For the last week, my free time has been consumed with a lot of research on buying a house – speaking with realtors, touring houses, building financial analysis models, and applying for loan prequalifications. How crazy is it that I’m at a point in my life to think about that stuff?! I remember hearing terms like “mortgage” and “escrow” as a kid and just knowing they were things that grownups didn’t like, but not having any idea what they meant. Now, I know way more than I ever wanted to know about variable vs fixed rate mortgages, how to calculate internal rate of return on an investment, and other very adult topics to discuss at the sophisticated dinner parties I apparently need to start having. When did I grow up?? I missed that memo.
This morning, I read a really interesting article this morning by Ari Meisel about efficiency – How Much Less Should You Do? In it, Meisel discusses the philosophy of Sir Ray Avery and how he looks at everything as a portion of the days of our life. If we are given 30,000 days of life when we are born, how many days are you spending on the things that are really important to you? Going to college is 1,460 days; raising a child is 6,500 days; taking a job that requires 10 years to make partner is 3,650 days. Counting every single weekend of the two year time period, it took me only 106 days to reach my goal of running a marathon in every state – what a paltry amount compared to other things that are equally important to me!
Whenever I travel, I struggle with being away from home. On Sundays/Mondays, when I’m preparing to leave New York and know that I won’t get home for a while, I’m always a little bit mad at myself for making these plans that take me away. What was I thinking? Is this trip a waste of time and should I just come home instead? I have to actively remind myself that I love both traveling and marathoning, and that this trip will not be one that I regret. (In fact, I cannot think of a single trip I’ve taken that I regret.)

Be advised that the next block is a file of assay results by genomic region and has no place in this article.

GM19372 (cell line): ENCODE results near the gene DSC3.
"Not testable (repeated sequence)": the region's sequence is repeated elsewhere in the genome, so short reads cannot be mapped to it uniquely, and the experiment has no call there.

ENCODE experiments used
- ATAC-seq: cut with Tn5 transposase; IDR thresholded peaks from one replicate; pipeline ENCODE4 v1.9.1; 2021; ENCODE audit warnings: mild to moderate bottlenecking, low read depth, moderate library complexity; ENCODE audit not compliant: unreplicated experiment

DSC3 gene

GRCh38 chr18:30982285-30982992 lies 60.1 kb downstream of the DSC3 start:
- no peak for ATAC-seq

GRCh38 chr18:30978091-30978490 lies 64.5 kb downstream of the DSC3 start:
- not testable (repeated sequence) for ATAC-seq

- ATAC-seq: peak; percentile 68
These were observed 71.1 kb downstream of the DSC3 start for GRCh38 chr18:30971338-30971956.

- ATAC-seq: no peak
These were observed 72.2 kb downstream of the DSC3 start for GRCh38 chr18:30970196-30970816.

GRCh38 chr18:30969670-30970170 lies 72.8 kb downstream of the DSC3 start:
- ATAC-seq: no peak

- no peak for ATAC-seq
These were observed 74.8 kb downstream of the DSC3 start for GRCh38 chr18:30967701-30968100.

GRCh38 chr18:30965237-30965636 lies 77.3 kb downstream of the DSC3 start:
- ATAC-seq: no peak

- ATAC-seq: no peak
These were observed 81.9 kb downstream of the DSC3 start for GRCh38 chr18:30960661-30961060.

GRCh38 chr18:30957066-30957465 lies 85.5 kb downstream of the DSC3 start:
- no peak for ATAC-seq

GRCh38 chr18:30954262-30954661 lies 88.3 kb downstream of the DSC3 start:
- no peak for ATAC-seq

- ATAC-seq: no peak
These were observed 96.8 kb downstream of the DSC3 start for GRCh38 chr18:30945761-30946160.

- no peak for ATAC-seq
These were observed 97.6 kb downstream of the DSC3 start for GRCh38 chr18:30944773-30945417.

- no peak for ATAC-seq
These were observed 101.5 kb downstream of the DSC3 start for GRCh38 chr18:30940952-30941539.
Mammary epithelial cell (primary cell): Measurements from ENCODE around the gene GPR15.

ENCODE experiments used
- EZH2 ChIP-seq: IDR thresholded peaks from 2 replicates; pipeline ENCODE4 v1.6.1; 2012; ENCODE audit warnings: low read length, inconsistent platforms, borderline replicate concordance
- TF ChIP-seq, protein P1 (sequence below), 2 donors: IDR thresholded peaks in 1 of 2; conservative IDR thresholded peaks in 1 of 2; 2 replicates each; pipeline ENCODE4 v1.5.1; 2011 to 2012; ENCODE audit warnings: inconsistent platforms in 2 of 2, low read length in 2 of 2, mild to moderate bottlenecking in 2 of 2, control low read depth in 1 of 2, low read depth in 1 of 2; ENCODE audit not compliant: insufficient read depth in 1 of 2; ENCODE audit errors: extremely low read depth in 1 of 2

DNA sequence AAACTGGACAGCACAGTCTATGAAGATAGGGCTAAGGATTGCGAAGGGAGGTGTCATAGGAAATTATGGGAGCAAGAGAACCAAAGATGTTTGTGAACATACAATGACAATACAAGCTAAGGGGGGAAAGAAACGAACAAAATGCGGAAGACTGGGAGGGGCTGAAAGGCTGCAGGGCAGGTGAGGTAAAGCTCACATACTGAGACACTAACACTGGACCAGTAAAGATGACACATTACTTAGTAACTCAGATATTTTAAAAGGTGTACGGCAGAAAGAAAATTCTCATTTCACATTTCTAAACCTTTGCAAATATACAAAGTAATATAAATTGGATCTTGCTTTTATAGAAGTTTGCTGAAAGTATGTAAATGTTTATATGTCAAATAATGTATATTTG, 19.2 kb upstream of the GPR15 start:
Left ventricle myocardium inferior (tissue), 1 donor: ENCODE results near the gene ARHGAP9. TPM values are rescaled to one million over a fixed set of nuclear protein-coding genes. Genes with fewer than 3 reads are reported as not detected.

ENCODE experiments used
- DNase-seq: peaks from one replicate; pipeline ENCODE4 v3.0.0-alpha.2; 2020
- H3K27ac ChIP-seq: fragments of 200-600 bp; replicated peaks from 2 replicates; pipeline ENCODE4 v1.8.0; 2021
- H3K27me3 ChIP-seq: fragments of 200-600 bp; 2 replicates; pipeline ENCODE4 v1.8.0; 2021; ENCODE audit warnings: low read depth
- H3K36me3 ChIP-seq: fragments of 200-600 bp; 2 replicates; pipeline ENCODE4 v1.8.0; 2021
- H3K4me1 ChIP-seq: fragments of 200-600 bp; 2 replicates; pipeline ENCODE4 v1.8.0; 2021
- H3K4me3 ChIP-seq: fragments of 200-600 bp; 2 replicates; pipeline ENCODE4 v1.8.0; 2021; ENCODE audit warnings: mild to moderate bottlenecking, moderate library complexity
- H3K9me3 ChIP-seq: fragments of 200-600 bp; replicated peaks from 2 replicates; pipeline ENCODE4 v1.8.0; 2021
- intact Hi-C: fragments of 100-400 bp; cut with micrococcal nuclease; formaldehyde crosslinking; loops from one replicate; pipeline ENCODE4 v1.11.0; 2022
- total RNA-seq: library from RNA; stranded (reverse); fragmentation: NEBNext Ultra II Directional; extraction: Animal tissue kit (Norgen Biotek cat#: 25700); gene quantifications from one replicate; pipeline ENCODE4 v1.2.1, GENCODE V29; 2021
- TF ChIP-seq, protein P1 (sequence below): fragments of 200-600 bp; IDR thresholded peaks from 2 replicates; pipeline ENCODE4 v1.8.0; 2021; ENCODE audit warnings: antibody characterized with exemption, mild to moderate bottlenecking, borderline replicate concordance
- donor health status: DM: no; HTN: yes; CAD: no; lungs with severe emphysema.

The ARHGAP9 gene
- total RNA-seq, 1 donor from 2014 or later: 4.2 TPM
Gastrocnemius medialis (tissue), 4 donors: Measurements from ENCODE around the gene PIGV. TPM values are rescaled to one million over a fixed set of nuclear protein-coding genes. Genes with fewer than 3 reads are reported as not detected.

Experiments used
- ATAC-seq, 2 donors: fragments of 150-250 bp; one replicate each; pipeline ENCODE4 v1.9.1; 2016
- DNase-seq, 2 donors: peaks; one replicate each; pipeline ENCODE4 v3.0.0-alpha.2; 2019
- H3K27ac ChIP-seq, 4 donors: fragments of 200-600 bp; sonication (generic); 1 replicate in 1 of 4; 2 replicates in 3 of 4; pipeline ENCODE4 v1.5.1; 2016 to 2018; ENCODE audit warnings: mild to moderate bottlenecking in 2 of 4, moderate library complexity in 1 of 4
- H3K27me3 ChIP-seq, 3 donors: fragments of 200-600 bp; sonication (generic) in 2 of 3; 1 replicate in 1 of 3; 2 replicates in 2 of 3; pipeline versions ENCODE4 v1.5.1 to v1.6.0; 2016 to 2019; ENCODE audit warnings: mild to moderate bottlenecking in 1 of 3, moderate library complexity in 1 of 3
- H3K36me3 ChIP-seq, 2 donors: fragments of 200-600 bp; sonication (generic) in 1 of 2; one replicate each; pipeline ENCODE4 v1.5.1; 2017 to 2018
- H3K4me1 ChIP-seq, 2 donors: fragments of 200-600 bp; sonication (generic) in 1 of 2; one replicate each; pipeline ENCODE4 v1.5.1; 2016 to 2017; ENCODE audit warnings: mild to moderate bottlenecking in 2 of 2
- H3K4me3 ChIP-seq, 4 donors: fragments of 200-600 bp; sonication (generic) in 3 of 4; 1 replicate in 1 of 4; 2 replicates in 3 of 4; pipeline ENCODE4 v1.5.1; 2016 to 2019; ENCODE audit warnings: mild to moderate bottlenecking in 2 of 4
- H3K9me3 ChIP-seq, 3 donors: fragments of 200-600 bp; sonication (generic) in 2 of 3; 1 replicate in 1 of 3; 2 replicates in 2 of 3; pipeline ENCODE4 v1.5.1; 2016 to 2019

I’m thrilled that I’ve made such wonderful friends in Dallas that being down here doesn’t feel like wasted time at all. Sunday night, I’ll admit that I wasn’t psyched to be going away from home – but I was fervently looking forward to seeing my Dallas friends and making use of our weeknights together. I think it’s all about finding a balance between the many ways to spend your time… but most importantly, being sure to spend that time consciously.
I’m headed to Charleston, South Carolina this weekend – planning to catch up with an old friend who recently moved there, stuff our faces with shrimp and grits, and run the Charleston Marathon. The three days I will be away are very little time in the grand scheme of things, and I’m so glad that I have the opportunity to take a trip like this. Prioritizing one activity over another is never easy (especially when there are so many fantastic options), and with my job taking me away from home four days a week, I feel like I start out of the gate with even less time than others. But all I can do is try my best to make it work – and I’m reasonably happy with how I’m doing so far.